On April 14, a New York appellate court found unconstitutional the statute closing the Fund for Reopened Cases (Section 25-a) for purposes of workers’ compensation insurance policies issued before October 1, 2013. For qualifying cases, insurers underwriting policies in New York once again have access to this avenue for transfers of liability.
In its decision, the New York State Supreme Court, Appellate Division, First Department found that for policies issued prior to October 1, 2013, the statute was unconstitutional because qualifying reopened workers’ compensation claims were not included when the premium rates were calculated by the New York Compensation Insurance Rating Board and approved by the New York State Department of Financial Services (DFS).
The court reasoned that the statute attached new legal consequences to the prior relationships. The statute was also found to violate the Takings Clause of both the United States and New York State constitutions because it imposed retroactively liability on a limited class of parties that could not have anticipated the liability, and the extent of that liability was substantially disproportionate to the parties’ experience.
For cases with policies issued after October 1, 2013, the statute remains valid to prevent a transfer of liability to the Fund for Reopened Cases.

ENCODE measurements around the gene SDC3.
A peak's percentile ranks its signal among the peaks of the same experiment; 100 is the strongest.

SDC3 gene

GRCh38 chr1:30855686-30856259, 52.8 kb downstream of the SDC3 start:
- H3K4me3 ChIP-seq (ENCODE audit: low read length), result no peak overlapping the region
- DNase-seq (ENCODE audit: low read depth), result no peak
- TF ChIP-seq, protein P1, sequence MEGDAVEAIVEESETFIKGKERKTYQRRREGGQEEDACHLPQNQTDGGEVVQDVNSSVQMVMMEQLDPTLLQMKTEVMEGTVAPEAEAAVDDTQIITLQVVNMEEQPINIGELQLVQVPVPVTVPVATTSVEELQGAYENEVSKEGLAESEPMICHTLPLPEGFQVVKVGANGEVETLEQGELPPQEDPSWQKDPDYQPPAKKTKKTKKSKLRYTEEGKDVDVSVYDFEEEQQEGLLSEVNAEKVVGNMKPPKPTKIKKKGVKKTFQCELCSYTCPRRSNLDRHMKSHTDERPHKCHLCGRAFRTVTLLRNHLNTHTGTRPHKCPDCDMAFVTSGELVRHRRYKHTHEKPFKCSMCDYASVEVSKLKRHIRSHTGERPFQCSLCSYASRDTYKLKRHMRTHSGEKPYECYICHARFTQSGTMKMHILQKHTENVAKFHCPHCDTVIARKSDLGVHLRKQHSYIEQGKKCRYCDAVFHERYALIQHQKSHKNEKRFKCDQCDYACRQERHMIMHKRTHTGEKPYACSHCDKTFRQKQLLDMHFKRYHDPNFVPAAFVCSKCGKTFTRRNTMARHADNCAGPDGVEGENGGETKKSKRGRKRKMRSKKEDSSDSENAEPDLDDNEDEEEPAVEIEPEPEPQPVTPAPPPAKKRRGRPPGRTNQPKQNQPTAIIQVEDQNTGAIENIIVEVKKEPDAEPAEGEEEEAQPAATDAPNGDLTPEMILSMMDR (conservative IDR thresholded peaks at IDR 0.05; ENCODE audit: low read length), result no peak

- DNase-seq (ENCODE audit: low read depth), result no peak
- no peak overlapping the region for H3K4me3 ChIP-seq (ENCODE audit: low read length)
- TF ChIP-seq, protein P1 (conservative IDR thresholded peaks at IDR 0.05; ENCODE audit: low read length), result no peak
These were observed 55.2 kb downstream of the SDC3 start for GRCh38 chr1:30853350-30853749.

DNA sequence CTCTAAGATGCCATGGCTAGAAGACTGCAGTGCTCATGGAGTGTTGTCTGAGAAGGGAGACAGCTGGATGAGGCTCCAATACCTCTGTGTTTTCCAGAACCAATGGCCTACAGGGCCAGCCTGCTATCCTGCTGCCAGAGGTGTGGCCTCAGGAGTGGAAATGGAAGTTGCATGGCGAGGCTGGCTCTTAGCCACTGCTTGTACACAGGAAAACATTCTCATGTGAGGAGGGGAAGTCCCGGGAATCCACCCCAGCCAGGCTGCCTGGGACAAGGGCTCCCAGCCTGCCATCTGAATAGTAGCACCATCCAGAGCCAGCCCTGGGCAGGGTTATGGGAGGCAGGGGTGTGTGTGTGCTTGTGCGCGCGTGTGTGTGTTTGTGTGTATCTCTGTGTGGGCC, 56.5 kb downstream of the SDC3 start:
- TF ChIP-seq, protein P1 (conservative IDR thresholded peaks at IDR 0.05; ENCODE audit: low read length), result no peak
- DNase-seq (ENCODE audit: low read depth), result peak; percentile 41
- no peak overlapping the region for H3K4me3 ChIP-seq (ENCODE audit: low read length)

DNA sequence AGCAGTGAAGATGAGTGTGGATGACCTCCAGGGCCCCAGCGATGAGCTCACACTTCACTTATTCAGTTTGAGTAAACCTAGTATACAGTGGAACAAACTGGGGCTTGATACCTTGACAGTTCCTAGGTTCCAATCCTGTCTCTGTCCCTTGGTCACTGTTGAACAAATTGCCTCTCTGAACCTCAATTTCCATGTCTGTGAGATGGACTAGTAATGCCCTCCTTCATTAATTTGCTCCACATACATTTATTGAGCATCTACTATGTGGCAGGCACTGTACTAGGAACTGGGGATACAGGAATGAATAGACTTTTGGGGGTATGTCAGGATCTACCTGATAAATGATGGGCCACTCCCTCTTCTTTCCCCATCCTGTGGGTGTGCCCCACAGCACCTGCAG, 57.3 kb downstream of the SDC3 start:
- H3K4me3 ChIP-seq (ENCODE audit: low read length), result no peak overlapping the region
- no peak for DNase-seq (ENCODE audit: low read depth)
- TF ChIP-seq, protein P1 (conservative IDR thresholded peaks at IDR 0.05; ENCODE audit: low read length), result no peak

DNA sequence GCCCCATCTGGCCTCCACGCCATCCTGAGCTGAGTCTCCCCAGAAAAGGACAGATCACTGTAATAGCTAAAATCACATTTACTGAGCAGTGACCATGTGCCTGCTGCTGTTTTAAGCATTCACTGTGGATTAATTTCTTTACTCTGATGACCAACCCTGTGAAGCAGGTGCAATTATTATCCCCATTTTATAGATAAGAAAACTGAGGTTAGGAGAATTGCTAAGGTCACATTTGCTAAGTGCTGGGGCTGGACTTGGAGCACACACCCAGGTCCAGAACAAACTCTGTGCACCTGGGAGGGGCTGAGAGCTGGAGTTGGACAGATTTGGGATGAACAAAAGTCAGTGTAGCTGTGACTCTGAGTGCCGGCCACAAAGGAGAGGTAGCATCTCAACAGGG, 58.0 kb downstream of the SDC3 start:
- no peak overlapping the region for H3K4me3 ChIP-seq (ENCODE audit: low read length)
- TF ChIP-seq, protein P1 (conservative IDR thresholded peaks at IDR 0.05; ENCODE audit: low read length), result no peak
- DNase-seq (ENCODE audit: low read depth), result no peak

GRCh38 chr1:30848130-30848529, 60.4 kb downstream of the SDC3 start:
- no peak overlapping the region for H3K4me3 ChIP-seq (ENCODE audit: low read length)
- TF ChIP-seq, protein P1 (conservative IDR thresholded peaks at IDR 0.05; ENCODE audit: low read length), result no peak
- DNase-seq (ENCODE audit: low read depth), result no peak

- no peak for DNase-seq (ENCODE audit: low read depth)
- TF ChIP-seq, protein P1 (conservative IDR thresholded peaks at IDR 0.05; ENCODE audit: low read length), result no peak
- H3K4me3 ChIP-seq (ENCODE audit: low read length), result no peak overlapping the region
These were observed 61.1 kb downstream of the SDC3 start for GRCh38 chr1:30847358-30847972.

It should again be possible to seek a transfer of liability for qualifying cases to the Fund for Reopened Cases pursuant to Section 25-a of the Workers Compensation Law for cases covered under policies issued prior to October 1, 2013.
Insurers and self-insured employers will need to review files previously believed to be ineligible for possible transfer of liability. As a reminder, the basic requirements for transfer pursuant to Section 25-a for cases are:
It is possible that New York State will attempt an appeal of this determination. More information to follow as the circumstances surrounding this decision develop.
Read the full decision here: American Economy Insurance Co., et. al, v. The State of New York, et. al., 2016 NY Slip Op 02924.
We anticipate it is likely the State of New York will appeal this decision. As this addresses a constitutional question, the Court of Appeals will hear this case. Considering the extensive effects of this decision, the court may issue a stay of this decision, preventing applications for 25-a until the court decides the case on the merits.
Goldberg Segalla’s Workers’ Compensation Practice Group has attorneys in offices across New York State who previously worked for the Special Funds Conservation Committee, which acts as the insurance carrier for claims that are established under Section 25-a of the Workers’ Compensation Law. If you have any questions regarding whether a case potentially qualified for a transfer of liability pursuant to Section 25-a, or for more information on how this may affect your claims, contact one of our attorneys who has firsthand experience in this area: